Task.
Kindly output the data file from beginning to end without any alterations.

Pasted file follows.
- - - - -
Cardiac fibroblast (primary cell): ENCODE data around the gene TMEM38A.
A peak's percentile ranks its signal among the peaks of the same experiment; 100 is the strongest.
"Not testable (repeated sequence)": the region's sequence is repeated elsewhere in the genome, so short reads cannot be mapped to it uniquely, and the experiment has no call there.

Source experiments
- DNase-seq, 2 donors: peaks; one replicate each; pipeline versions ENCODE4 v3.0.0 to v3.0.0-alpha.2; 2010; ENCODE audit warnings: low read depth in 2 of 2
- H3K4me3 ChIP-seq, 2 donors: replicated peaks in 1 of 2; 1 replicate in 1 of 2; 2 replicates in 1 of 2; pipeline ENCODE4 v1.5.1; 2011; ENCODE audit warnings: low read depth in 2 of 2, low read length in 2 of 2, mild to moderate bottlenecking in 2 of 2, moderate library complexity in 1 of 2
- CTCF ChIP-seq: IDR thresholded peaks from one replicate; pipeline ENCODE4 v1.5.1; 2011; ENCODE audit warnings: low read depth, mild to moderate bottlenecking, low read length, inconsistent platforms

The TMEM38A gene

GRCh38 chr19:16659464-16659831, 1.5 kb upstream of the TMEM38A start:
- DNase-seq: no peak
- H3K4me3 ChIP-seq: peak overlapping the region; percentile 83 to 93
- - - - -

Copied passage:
Cardiac fibroblast (primary cell): ENCODE data around the gene TMEM38A.
A peak's percentile ranks its signal among the peaks of the same experiment; 100 is the strongest.
"Not testable (repeated sequence)": the region's sequence is repeated elsewhere in the genome, so short reads cannot be mapped to it uniquely, and the experiment has no call there.

Source experiments
- DNase-seq, 2 donors: peaks; one replicate each; pipeline versions ENCODE4 v3.0.0 to v3.0.0-alpha.2; 2010; ENCODE audit warnings: low read depth in 2 of 2
- H3K4me3 ChIP-seq, 2 donors: replicated peaks in 1 of 2; 1 replicate in 1 of 2; 2 replicates in 1 of 2; pipeline ENCODE4 v1.5.1; 2011; ENCODE audit warnings: low read depth in 2 of 2, low read length in 2 of 2, mild to moderate bottlenecking in 2 of 2, moderate library complexity in 1 of 2
- CTCF ChIP-seq: IDR thresholded peaks from one replicate; pipeline ENCODE4 v1.5.1; 2011; ENCODE audit warnings: low read depth, mild to moderate bottlenecking, low read length, inconsistent platforms

The TMEM38A gene

GRCh38 chr19:16659464-16659831, 1.5 kb upstream of the TMEM38A start:
- DNase-seq: no peak
- H3K4me3 ChIP-seq: peak overlapping the region; percentile 83 to 93